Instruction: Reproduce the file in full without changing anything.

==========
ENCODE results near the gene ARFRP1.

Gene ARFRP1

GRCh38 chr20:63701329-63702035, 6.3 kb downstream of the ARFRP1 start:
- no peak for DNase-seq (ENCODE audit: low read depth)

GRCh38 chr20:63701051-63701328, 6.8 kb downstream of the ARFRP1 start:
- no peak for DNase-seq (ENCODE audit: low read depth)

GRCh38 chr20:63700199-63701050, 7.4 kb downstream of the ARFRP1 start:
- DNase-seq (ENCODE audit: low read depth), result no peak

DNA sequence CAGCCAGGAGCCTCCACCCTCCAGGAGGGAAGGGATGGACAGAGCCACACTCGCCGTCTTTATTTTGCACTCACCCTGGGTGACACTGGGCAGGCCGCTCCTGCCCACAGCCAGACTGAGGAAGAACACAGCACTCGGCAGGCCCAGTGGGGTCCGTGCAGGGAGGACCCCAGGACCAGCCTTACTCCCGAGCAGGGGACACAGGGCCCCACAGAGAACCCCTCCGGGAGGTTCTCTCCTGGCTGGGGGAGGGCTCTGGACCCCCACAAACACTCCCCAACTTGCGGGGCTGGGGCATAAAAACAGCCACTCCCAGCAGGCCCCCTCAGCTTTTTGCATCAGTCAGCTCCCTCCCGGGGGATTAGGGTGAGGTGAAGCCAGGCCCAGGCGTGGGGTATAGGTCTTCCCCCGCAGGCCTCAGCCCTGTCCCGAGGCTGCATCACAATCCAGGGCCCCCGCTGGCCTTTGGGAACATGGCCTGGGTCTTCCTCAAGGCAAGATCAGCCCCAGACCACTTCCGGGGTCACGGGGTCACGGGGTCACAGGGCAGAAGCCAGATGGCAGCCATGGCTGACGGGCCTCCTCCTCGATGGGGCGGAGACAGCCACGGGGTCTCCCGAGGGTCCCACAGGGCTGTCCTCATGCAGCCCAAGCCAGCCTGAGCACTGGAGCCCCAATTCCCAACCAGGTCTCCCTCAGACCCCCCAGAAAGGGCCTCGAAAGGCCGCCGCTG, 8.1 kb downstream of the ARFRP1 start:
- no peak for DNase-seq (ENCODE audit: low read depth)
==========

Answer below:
ENCODE results near the gene ARFRP1.

Gene ARFRP1

GRCh38 chr20:63701329-63702035, 6.3 kb downstream of the ARFRP1 start:
- no peak for DNase-seq (ENCODE audit: low read depth)

GRCh38 chr20:63701051-63701328, 6.8 kb downstream of the ARFRP1 start:
- no peak for DNase-seq (ENCODE audit: low read depth)

GRCh38 chr20:63700199-63701050, 7.4 kb downstream of the ARFRP1 start:
- DNase-seq (ENCODE audit: low read depth), result no peak

DNA sequence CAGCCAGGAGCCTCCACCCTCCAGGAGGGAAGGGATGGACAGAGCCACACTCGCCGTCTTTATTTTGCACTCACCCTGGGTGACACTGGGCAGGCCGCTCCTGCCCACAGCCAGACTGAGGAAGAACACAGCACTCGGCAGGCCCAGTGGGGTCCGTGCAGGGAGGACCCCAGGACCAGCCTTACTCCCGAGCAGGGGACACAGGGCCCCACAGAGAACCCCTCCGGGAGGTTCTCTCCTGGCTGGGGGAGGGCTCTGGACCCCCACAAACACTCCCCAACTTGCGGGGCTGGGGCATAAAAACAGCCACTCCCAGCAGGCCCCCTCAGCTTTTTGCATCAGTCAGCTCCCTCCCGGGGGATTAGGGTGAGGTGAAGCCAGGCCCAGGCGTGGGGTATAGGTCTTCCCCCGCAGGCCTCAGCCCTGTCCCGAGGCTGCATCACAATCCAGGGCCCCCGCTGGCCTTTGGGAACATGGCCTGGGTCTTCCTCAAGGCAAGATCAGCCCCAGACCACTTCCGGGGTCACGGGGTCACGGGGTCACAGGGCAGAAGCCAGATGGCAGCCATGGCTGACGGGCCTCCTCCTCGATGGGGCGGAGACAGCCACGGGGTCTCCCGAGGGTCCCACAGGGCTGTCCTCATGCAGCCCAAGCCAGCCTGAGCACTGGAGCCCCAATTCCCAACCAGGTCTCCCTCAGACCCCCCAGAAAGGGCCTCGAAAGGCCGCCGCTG, 8.1 kb downstream of the ARFRP1 start:
- no peak for DNase-seq (ENCODE audit: low read depth)